26 February 2004
EFJ Welcomes Pay Deal For German Journalists in Face of “Aggressive Stance” by Employers
The European Federation of Journalists today welcomed a pay deal agreed by the two German unions of journalists Ver.di and Deutsche Journalisten Verband (DJV) and the German Association of Newspaper Publishers (BDZV) following talks which had taken place after four weeks of industrial action. Over 14,000 journalists are covered by the agreement.
“Then unions reached a deal based upon sensible compromise and negotiation and we welcome the settlement of the conflict,” said EFJ General Secretary Aidan White, “but at the same time we condemn the surprisingly aggressive and negative approach of the employers towards journalists”.
The initial proposals of the BDZV were provocative and unacceptable said the unions. Among other things, the BDZV sought to increase working time, to reduce holidays and to lower holiday pay.
On 13 January, representatives from the EFJ protested outside the Brussels offices of the European Newspaper Publishers Association (ENPA) calling upon the ENPA to oppose the hard line being taken by the BDZV. On 28 January, following a ballot issued by the unions, close to 95 percent of their journalistic members voted to support a nationwide strike. On 29 January 2004, the first strikes began in over 70 newsrooms. Several rounds of negotiations between unions and newspaper publishers took place, and the final agreement was only achieved after a marathon l6-hour session.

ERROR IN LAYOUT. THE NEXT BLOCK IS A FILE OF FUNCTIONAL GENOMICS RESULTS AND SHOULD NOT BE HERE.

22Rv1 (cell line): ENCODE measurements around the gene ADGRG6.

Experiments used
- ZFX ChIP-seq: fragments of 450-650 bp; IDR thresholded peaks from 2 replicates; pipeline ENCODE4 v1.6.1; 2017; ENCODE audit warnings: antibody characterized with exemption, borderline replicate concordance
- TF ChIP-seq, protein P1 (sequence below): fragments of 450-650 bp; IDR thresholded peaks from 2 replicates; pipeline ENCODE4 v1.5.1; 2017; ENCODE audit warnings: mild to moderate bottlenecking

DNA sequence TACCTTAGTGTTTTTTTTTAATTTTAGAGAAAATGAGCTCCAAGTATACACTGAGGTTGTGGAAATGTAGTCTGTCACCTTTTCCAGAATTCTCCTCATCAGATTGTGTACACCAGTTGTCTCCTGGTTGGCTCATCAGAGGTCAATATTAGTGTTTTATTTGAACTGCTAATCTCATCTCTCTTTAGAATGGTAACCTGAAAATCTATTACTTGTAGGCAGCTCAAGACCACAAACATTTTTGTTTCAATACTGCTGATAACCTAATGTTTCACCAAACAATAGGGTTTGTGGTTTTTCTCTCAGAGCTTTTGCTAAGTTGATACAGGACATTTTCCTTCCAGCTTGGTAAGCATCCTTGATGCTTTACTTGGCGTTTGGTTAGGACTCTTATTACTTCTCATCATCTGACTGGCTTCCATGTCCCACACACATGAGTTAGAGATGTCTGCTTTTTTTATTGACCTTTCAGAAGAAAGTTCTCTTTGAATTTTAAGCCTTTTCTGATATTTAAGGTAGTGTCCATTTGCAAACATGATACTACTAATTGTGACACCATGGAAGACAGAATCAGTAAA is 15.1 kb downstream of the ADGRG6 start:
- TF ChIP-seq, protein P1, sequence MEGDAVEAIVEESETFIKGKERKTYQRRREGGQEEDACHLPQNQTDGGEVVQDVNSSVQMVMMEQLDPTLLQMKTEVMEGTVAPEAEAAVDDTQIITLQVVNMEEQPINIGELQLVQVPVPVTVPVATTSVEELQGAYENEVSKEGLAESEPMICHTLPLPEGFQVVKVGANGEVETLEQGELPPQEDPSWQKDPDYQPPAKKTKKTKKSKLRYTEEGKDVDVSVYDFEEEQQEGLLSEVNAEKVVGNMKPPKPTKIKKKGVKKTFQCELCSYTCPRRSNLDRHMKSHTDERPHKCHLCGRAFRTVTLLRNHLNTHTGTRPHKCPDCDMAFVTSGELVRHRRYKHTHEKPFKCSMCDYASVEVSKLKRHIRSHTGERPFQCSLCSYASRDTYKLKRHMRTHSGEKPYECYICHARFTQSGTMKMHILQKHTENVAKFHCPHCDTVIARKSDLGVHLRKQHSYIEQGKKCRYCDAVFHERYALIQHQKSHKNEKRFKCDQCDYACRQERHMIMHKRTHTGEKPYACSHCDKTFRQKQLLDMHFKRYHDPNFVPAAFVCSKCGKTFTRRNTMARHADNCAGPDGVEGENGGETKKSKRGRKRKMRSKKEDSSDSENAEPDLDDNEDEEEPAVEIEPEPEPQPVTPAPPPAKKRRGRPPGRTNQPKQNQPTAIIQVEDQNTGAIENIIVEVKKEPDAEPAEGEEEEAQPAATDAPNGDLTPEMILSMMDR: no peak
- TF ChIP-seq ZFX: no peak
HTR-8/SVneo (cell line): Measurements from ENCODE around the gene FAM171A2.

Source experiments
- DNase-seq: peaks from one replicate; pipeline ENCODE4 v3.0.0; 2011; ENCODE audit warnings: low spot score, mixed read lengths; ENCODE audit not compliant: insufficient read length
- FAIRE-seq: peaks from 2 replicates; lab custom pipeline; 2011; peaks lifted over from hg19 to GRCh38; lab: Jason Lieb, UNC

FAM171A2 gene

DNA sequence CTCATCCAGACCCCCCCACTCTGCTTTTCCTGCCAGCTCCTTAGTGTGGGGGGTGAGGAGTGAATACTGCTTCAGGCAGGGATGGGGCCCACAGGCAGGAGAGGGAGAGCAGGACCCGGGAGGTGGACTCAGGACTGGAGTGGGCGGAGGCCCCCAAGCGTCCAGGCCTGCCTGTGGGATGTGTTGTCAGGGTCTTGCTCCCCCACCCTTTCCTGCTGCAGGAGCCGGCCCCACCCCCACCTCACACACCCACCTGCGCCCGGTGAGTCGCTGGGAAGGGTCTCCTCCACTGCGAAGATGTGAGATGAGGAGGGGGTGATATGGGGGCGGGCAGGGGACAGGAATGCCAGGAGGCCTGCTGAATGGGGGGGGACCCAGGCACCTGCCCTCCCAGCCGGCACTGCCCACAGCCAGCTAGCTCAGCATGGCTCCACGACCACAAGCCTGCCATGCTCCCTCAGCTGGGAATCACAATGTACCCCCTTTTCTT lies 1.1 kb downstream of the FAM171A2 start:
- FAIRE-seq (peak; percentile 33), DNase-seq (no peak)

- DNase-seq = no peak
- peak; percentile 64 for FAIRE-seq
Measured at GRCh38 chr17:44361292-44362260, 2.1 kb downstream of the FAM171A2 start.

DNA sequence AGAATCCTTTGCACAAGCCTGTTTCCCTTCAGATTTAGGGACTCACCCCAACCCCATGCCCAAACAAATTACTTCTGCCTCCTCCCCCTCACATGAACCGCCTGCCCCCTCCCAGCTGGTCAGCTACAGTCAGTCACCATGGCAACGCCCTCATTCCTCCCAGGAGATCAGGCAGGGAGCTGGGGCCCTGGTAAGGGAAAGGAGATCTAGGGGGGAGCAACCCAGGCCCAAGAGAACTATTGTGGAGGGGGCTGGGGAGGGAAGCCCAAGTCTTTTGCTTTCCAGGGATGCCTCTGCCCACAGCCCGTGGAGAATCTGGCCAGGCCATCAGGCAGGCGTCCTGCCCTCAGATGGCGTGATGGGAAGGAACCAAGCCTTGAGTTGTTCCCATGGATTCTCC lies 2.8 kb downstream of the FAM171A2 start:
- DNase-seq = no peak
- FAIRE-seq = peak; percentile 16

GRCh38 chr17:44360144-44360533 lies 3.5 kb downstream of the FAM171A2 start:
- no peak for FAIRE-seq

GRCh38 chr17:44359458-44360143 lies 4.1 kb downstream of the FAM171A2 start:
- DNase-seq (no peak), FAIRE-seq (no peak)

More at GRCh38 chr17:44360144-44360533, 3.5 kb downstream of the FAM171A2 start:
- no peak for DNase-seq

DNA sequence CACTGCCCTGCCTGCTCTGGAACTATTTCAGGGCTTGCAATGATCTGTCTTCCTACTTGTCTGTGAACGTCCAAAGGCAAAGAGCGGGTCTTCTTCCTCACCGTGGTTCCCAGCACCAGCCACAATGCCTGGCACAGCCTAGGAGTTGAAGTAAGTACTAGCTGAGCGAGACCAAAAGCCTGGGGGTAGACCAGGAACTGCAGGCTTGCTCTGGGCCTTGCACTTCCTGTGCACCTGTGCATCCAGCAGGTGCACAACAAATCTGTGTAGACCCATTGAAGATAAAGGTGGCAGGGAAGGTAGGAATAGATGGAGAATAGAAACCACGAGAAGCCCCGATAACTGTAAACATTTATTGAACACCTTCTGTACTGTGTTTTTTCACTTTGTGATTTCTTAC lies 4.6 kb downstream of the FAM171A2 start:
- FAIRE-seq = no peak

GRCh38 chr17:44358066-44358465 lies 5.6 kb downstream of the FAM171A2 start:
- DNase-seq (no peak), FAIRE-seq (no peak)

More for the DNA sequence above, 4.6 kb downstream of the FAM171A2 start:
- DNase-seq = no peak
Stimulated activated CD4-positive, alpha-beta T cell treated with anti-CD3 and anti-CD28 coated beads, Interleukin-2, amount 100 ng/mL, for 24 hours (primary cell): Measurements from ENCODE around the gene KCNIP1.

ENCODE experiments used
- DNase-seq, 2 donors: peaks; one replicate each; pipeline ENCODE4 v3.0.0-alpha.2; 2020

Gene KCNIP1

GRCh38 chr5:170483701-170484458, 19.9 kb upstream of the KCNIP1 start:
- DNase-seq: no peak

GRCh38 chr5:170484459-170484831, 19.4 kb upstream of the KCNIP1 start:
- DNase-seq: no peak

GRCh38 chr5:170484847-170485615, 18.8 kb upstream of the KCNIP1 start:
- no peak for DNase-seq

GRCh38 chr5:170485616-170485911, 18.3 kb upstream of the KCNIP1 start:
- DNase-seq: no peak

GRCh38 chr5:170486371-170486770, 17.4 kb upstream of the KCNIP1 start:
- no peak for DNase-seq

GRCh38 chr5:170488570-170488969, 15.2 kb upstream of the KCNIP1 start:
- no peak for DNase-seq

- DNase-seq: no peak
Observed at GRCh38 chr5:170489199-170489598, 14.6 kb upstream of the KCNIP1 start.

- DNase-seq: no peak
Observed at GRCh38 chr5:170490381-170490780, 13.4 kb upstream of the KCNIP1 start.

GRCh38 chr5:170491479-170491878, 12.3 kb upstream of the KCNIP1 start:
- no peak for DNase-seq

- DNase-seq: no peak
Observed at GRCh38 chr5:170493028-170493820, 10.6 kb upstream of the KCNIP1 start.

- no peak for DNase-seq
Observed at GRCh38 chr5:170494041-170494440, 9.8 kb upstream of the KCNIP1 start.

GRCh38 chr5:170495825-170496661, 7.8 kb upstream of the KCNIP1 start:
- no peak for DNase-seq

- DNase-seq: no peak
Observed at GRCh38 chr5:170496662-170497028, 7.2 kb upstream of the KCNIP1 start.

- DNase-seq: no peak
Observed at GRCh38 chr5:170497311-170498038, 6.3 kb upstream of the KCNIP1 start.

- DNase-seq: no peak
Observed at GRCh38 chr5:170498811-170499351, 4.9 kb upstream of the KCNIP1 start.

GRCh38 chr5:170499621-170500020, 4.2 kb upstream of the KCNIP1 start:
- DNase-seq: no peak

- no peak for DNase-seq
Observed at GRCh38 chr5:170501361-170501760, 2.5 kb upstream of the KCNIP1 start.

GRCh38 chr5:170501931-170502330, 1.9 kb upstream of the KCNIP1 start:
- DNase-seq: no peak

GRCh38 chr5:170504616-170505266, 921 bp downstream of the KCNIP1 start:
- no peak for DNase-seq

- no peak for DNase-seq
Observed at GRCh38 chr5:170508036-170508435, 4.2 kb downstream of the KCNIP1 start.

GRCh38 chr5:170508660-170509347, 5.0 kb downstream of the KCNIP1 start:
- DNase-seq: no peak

The major points of conflict have been resolved. The agreement scaled holiday leave according to age, instead of reducing it to a unique amount. The proposed increase in working hours has been avoided. Salaries have not been cut as proposed by employers, but there was no agreement for increases according to the inflation rate. The agreement will be put for endorsement to union members in the coming days.
“This agreement underpins the union arguments that quality of media depends on decent working conditions for journalists. The arguments for cuts based on a poor advertisement market put forward by employers have been totally unacceptable”, said White. “This deal recognises that major cuts in journalists’ working conditions are not the answer to short term funding crises in the media.”
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The EFJ represents over 250,000 journalists in more than 30 countries